According to Newman, assuming physicians only treat strep positive sore throats, then 1 million antibiotics prescriptions will prevent 1 case of rheumatic fever and cause 2,400 potentially fatal allergic reactions, 100,000 cases of diarrhea and 100,000 rashes.
Some argue that rheumatic fever is in decline because of antibiotic use. Newman argues otherwise and cites improved hygiene, nutritional factors, decreased population crowding, improved preventive care and evolutionary changes in the bacterium. His reference for this is here, but unfortunately only the abstract is available.
Thanks to David H. Newman and his excellent book for making this post possible.
1. Newman, David H., Hippocrates Shadow (New York: Scribner, 2008) 112-115.
Alzheimer’s dementia is a tragic disease and there is no effective treatment for it. Families watch their loved ones become more confused, initially suffering short-term memory loss, then long-term memory loss and finally becoming withdrawn and requiring total care. Eventually patients stop eating and drinking. Along the way many patients become irritable, even violent. Others are docile. Alzheimer’s dementia is a terminal illness and care is palliative. Doctors want to help, offer some hope to families and patients. For that reason they prescribe cholinesterase inhibitors.
Neurons (Nerve Cells) in the brain are separated by very small spaces known as synapses. Acetylcholine is a chemical used by neurons to communicate across synapses. In Alzheimer’s dementia, there is reduced acetylcholine activity due to damage or death of cholinergic neurons. So, according the cholinergic hypothesis of Alzheimer’s dementia, increasing acetylcholine will slow the progression of Alzheimer’s dementia. Cholinesterase inhibitors increase acetylcholine by inhibiting the enzyme that breaks down acetylcholine. Examples of these drugs are Aricept (donepezil) and Exelon (rivastigmine).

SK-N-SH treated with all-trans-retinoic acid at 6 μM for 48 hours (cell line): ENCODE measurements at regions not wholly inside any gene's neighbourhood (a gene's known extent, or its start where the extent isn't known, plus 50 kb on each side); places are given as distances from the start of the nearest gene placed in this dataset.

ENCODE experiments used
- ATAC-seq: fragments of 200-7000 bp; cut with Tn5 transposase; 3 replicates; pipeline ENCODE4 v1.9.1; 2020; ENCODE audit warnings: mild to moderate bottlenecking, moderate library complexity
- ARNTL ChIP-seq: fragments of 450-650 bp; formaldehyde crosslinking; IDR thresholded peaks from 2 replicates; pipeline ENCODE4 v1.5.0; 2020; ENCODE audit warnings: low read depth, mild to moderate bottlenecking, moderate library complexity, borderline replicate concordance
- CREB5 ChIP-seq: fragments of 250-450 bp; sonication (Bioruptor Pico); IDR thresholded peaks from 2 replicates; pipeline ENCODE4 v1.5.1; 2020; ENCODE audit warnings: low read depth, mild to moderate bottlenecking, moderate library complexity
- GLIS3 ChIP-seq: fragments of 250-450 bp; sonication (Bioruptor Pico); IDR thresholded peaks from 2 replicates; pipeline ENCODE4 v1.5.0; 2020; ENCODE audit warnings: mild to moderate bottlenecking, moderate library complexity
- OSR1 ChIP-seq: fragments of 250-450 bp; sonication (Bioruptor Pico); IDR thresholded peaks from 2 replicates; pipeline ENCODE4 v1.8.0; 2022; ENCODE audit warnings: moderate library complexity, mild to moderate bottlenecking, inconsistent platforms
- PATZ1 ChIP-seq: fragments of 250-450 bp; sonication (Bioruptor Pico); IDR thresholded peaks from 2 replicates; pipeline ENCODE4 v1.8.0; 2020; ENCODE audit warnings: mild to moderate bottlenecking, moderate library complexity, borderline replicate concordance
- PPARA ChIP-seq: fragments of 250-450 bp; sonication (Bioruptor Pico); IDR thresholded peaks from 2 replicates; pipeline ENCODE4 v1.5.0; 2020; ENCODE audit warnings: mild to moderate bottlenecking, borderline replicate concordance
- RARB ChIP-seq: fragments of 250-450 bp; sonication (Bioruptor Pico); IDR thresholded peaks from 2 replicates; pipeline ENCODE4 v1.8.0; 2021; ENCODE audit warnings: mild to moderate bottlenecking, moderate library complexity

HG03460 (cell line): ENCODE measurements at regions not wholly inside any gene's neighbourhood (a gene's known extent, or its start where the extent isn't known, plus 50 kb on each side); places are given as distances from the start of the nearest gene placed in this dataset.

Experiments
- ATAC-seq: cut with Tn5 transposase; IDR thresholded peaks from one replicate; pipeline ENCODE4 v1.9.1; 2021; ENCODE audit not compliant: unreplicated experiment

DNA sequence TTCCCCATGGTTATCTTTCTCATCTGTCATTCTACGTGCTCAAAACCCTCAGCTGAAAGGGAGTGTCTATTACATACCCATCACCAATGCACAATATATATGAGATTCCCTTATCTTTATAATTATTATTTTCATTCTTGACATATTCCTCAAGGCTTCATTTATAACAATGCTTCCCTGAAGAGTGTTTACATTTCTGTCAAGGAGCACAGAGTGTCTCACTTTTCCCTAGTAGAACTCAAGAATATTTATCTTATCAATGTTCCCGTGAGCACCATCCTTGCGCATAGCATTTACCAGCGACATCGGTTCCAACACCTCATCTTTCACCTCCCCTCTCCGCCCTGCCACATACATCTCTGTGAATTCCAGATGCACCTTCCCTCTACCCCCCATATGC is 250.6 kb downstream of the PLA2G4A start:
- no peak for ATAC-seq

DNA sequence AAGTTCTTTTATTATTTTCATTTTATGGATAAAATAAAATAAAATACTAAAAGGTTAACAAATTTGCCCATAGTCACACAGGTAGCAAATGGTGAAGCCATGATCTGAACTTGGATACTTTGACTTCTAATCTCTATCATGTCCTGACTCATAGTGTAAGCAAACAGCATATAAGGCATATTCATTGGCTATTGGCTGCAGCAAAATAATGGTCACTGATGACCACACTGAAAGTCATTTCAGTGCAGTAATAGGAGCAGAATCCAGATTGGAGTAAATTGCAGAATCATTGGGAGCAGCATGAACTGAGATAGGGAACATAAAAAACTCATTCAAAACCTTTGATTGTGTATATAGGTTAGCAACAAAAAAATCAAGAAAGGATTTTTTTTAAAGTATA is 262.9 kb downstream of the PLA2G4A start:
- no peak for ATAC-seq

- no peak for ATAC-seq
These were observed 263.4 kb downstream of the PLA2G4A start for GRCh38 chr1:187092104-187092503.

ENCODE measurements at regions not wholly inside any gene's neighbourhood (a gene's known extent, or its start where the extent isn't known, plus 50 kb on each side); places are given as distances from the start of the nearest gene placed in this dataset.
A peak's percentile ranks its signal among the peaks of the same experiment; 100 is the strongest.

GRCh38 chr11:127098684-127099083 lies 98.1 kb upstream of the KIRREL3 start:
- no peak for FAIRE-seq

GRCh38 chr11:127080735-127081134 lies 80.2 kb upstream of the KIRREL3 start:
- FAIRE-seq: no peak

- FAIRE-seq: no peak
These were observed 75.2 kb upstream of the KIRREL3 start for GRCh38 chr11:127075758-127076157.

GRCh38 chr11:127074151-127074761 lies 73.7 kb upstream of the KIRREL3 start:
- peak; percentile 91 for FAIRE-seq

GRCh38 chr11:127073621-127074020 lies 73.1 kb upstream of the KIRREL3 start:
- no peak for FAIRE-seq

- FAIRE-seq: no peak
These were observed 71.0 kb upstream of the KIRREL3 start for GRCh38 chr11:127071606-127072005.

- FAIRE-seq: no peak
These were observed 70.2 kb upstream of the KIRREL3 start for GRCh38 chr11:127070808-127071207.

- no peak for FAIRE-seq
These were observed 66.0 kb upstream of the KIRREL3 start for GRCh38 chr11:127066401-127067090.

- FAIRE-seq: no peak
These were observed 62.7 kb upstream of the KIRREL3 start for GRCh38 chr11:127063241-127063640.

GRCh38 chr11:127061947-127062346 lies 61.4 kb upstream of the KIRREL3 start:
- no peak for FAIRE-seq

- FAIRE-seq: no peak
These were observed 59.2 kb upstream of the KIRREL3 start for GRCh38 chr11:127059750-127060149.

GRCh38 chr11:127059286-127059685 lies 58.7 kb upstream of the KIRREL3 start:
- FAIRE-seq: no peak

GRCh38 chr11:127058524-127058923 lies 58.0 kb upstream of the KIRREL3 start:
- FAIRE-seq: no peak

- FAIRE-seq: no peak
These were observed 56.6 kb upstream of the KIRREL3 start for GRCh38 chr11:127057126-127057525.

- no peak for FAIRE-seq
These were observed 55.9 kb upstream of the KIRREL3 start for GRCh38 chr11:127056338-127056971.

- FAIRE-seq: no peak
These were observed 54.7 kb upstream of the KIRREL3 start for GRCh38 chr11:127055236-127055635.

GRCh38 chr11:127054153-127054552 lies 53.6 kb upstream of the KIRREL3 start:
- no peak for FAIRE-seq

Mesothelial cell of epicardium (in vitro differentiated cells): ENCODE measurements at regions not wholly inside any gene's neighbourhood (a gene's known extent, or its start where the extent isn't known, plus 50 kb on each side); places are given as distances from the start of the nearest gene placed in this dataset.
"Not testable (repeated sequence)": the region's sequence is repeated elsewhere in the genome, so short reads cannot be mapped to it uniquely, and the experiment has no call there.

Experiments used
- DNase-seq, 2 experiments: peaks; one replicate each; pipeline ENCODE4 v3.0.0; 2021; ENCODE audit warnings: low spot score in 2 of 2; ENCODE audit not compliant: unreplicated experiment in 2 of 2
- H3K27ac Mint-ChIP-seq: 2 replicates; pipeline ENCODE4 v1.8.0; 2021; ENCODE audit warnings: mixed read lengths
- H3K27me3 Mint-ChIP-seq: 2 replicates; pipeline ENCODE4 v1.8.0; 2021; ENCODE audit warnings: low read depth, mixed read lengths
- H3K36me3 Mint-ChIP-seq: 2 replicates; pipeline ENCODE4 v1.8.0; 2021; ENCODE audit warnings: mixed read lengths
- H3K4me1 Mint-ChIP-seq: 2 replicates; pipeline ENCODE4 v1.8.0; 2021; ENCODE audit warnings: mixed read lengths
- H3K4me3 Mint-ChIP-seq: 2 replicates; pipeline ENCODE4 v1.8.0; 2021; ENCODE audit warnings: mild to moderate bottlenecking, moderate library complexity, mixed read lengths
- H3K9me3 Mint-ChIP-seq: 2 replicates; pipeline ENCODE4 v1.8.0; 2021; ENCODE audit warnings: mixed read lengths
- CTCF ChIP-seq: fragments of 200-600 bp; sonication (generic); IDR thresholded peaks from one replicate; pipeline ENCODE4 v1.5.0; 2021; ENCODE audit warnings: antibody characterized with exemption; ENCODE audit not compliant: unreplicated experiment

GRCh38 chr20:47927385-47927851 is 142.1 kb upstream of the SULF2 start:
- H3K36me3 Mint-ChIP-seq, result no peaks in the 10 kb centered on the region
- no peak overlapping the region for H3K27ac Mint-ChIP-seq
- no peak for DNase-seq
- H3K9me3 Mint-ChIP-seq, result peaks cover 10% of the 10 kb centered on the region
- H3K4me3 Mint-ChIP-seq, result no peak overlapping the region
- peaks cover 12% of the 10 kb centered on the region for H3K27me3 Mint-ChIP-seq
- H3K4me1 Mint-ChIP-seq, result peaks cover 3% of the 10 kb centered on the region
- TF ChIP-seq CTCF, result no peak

This class of drugs work. They work so poorly that not once, never as long as I have prescribed them over more than 10 years, do I remember a patient or their family coming in and telling me that they have noticed any improvement in Alzheimer’s symptoms. I do not recall any physician telling me of their fondness for cholinesterase inhibitors. Normally I would not rely on anecdotal evidence; it is the worst kind of evidence. In this case I think 10 years, no success, is enough evidence. However, since I am a simple country doctor my readers will ask for a bit more evidence. Keep reading.
Here is the abstract from an article from The Lancet titled Long-term donepezil treatment in 565 patients with Alzheimer’s disease (AD2000): randomised double-blind trial. This study showed not even a 1 point change in the Mini-mental Status Exam Score with 2 years of Aricept use. No significant benefit in institutionalization or progression of disability. Compared with placebo Aricept offered no differences in psychological outcomes, deaths or adverse events. The article’s interpretation “Donepezil is not cost effective, with benefits below minimally relevant thresholds. More effective treatments than Cholinesterase inhibitors are needed for Alzheimer’s disease”.